Step one: Gluten is associated with autoimmune disorders because of a protein called zonulin. Molecules that shouldn’t to enter the bloodstream get through because of zonulin. This triggers an immune response that can never fully resolve. Remove gluten.  I offer the most comprehensive lab test on gluten. It only just became available in Canada this year.   
Step two: Cortisol is anti-inflammatory and therefore important in any immune response. If stress management is not central to treatment this hormone will have a negative impact on the thyroid especially if it is under an autoimmune attack. Cortisol spikes at night and may cause night hunger. A high protein snack before bed can help.
Step three: Having sufficient iodine in the diet is critical. Often 800 mcg of iodine is suggested for a period of time. Brazil nuts are high in selenium as is fish. Kelp and bladderwrack are good sources for iodine. Eating a variety of sea vegetables is good.
Step four: Add 300-500 mg magnesium glycinate at night is helpful for a variety of reasons including metabolic.
Step five: Dietary advice includes reducing nitriles and goitrogenic foods. Cooking these reduces the negative effects.
Step six: A moderate carbohydrate diet (around 30% of total calorie intake) is recommended as thyroid hormone conversion requires adequate amounts.
Step seven: Studies shows diabetics often have thyroid disorders. This is a bidirectional relationship, meaning thyroid disorders increase blood sugar problems and vice versa. Chronically high blood sugar leads to insulin resistance and inflammation. Repeated insulin surges increase the destruction of thyroid gland.
Step eight: Improving gut health is critical for all forms of thyroid disease. An autoimmune protocol is a starting place with individual variation that is found by experimenting. Thyroid hormones affect the tight junctions of small intestine and stomach. lipopolysaccharides, an endotoxin from the cell walls of pathogenic bacteria, can escape the gut and trigger an autoimmune reaction. This leads to inflammation and a decrease in thyroid hormone production. I recommend sweet potatoes, yams, plantains, taro, yuca, and winter squashes for adequate starches with fermented veggies as a condiment. A wide variety of other proteins, fats and plants can be eaten. Removing nightshades, eggs, nuts and seed is a standard autoimmune protocol as many react to these foods.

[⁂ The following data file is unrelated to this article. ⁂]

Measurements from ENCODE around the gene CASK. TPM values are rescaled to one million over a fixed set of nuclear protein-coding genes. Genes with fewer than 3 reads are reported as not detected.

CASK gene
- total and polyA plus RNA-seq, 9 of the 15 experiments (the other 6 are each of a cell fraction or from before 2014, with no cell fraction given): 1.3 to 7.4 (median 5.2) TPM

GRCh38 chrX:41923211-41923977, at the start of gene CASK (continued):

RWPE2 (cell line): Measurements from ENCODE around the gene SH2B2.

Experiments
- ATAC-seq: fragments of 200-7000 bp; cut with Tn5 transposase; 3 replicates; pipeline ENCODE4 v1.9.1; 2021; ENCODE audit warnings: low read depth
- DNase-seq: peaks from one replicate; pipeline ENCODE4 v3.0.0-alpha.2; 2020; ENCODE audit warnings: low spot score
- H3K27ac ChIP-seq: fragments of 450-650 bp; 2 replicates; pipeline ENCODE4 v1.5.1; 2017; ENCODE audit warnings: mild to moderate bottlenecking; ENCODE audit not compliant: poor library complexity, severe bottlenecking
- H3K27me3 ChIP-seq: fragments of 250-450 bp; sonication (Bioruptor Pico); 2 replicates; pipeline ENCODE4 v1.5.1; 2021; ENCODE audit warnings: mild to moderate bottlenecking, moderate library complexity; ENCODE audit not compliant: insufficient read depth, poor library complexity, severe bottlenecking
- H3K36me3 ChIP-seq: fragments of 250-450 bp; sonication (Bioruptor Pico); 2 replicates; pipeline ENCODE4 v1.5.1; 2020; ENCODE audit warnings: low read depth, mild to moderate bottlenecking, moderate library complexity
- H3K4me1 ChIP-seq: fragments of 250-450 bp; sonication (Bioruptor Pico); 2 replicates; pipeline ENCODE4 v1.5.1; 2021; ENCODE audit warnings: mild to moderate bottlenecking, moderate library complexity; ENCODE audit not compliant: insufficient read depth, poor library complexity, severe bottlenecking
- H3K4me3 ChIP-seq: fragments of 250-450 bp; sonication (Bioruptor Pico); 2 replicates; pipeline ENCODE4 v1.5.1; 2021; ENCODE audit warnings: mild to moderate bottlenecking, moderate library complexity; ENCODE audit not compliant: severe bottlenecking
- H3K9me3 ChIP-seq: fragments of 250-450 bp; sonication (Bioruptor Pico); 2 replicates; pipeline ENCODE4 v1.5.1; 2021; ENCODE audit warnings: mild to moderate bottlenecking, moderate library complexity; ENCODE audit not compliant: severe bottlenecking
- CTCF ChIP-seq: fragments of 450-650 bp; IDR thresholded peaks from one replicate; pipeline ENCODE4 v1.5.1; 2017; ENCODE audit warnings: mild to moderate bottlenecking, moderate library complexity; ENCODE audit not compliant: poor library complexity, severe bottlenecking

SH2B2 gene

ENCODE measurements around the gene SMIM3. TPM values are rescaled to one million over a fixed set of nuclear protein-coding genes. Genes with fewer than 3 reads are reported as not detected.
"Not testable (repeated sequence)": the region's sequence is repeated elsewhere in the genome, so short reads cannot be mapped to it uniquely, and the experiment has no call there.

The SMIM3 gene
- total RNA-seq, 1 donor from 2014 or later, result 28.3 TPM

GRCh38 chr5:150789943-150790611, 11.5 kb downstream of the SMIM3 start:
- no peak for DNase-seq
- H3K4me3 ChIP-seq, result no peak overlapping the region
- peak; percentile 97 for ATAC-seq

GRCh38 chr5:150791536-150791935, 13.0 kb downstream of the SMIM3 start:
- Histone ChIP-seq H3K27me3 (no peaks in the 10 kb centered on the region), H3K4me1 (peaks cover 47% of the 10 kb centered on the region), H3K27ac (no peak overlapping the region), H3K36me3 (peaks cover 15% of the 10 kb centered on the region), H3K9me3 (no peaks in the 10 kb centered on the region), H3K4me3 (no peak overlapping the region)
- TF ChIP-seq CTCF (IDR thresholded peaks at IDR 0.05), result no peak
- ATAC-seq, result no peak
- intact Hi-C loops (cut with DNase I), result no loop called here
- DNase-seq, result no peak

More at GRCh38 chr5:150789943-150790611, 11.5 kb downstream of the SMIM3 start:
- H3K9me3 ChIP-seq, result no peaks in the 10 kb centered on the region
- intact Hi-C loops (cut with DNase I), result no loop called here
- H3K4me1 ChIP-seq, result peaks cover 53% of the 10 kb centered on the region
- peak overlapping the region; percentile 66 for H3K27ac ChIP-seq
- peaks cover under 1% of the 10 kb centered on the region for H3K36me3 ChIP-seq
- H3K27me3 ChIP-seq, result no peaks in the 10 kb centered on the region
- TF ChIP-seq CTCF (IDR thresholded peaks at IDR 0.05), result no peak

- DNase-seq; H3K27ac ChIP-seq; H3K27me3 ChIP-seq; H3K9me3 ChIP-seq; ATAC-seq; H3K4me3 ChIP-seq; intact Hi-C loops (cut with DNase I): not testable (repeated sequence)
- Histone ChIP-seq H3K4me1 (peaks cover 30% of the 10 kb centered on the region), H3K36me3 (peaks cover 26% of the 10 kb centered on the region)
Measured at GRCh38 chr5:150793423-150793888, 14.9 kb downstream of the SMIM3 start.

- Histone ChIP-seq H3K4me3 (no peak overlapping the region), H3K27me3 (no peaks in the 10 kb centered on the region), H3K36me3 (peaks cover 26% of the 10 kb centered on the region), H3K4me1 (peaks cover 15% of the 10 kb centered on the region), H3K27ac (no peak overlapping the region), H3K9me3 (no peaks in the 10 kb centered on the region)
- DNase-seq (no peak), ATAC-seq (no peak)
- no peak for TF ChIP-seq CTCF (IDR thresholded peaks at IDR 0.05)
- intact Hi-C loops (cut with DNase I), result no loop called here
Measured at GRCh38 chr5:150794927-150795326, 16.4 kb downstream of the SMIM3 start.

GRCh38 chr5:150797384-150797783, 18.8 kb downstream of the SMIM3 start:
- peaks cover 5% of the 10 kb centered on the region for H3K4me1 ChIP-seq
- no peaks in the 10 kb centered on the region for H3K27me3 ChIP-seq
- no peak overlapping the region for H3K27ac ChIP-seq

Step nine: Selenium deficiency is common and more so with those with gut issues and inflammation. Adequate selenium protects against the effects of iodine toxicity. Selenium is needed for the conversion of T4 to T3. Supplementation has been shown to reduce TPO antibodies and inflammatory activity Hashimoto’s.
Step ten: The cycle of low blood sugar leading to increased cortisol from the adrenal glands in order to promote glucose production. Cortisol is a glucocorticoids meaning that its role is to increase the amount of glucose available to the brain and muscles. Its will curb digestion, growth, and reproduction in order to do this. Continual release of cortisol can suppress the pituitary and therefore thyroid hormone output. Repeated cortisol release caused by episodes of low blood sugar can suppress pituitary function and reduce thyroid hormone output. Hypothyroidism will affect metabolic rate by reducing glucose sensitivity. Hypoglycemia can result and trigger more cortisol and this is a vicious cycle. Stress reduction is a very important part of treatment. Stress often induces and can exacerbate autoimmune disease, insulin-resistant hormone imbalance, and reduce total thyroid hormone output. It increases inflammation, decreases T4 to T3 conversion and weakens the immune barriers in the gut and brain. Stress reduces sensitivity to thyroid receptors leading to thyroid resistance. It also impairs estrogen clearance and increases thyroid-binding globulin levels. You can see why blood sugar and cortisol need to be understood in relation to one another especially when looking at thyroid hormone.